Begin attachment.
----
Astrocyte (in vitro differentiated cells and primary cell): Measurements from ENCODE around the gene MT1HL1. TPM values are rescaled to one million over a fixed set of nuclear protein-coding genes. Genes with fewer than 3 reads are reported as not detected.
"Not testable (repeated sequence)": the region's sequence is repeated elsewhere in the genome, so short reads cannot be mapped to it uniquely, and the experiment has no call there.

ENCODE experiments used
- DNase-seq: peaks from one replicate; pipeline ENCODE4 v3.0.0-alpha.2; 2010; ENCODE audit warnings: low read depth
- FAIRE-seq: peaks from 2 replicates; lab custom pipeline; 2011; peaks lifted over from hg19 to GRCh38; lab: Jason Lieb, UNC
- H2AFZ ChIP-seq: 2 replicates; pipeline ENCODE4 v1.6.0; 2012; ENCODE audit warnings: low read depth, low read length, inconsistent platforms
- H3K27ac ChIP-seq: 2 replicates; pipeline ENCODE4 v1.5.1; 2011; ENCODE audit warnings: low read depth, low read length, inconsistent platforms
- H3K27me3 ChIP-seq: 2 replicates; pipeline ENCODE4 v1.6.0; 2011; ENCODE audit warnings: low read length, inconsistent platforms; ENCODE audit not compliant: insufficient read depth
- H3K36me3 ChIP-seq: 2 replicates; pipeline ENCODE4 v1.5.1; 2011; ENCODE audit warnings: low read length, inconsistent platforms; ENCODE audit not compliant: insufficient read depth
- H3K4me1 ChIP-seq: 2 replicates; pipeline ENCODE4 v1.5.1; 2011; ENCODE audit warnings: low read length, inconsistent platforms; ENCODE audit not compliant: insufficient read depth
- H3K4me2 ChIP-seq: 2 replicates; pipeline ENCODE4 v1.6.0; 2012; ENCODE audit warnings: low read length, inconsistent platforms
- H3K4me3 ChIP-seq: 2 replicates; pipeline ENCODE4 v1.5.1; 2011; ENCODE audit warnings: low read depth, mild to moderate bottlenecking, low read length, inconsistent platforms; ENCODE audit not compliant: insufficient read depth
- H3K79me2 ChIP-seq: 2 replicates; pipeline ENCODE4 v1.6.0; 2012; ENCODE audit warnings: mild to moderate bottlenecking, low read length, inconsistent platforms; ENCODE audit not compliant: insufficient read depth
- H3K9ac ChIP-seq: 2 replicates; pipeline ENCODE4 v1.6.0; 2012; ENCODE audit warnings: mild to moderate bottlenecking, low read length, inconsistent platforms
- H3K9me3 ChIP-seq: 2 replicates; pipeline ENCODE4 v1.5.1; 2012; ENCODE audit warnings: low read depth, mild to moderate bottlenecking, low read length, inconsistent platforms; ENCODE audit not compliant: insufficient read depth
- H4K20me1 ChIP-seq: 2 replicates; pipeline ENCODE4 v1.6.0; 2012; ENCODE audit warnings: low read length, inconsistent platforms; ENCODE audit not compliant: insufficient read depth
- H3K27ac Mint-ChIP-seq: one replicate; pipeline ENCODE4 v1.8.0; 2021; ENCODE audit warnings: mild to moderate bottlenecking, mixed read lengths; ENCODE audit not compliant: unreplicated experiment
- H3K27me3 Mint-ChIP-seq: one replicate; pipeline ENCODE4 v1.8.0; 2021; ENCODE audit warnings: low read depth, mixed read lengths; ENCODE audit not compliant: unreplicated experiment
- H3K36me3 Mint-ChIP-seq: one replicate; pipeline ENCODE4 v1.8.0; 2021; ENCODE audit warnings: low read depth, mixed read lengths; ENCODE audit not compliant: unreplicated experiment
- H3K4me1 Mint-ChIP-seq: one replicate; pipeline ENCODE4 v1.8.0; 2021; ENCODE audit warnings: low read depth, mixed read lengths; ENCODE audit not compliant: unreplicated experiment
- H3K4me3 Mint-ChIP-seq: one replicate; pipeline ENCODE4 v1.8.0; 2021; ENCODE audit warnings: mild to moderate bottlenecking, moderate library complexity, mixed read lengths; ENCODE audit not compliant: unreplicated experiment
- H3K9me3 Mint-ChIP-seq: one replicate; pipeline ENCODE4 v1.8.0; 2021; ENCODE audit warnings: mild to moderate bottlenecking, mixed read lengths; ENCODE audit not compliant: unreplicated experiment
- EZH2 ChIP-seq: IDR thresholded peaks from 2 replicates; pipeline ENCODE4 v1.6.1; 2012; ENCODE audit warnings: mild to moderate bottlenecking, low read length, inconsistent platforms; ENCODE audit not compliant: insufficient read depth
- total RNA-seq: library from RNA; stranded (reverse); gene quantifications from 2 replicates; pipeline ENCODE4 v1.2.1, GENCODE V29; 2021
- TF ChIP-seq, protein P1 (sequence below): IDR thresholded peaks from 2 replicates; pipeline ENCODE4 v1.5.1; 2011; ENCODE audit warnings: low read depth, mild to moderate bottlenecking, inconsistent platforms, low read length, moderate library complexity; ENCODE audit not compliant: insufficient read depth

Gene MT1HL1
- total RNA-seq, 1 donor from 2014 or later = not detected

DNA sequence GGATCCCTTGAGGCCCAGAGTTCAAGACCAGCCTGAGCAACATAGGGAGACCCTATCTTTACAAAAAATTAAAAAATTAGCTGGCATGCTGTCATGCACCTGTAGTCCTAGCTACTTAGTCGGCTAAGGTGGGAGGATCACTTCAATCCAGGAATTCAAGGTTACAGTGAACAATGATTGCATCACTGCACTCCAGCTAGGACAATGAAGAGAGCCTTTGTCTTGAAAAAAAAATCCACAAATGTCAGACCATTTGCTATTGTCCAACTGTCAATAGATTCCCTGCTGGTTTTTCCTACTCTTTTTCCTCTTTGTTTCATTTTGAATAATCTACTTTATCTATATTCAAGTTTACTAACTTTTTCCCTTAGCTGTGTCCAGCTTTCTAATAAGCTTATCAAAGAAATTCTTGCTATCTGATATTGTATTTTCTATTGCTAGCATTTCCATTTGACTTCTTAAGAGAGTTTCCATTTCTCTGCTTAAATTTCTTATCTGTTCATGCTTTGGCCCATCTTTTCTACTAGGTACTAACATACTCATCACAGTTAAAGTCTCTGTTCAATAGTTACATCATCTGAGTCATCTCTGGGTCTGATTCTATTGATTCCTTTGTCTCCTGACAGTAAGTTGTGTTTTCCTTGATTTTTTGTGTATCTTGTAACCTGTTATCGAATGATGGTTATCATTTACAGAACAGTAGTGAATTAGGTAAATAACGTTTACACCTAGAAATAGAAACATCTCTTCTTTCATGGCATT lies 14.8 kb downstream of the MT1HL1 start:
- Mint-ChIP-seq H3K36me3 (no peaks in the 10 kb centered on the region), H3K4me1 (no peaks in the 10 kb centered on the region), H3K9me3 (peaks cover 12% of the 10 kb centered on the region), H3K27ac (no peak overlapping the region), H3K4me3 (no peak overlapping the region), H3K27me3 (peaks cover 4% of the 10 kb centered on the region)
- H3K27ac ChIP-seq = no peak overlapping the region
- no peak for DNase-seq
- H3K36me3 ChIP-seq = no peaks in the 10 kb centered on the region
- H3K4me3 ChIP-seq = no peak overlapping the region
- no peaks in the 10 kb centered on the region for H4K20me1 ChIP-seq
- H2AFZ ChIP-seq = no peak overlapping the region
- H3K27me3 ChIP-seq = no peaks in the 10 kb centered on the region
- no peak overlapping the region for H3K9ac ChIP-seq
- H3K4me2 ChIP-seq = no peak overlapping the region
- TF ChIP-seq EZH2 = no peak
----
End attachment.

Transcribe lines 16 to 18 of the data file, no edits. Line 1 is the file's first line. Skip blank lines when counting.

- H4K20me1 ChIP-seq: 2 replicates; pipeline ENCODE4 v1.6.0; 2012; ENCODE audit warnings: low read length, inconsistent platforms; ENCODE audit not compliant: insufficient read depth
- H3K27ac Mint-ChIP-seq: one replicate; pipeline ENCODE4 v1.8.0; 2021; ENCODE audit warnings: mild to moderate bottlenecking, mixed read lengths; ENCODE audit not compliant: unreplicated experiment
- H3K27me3 Mint-ChIP-seq: one replicate; pipeline ENCODE4 v1.8.0; 2021; ENCODE audit warnings: low read depth, mixed read lengths; ENCODE audit not compliant: unreplicated experiment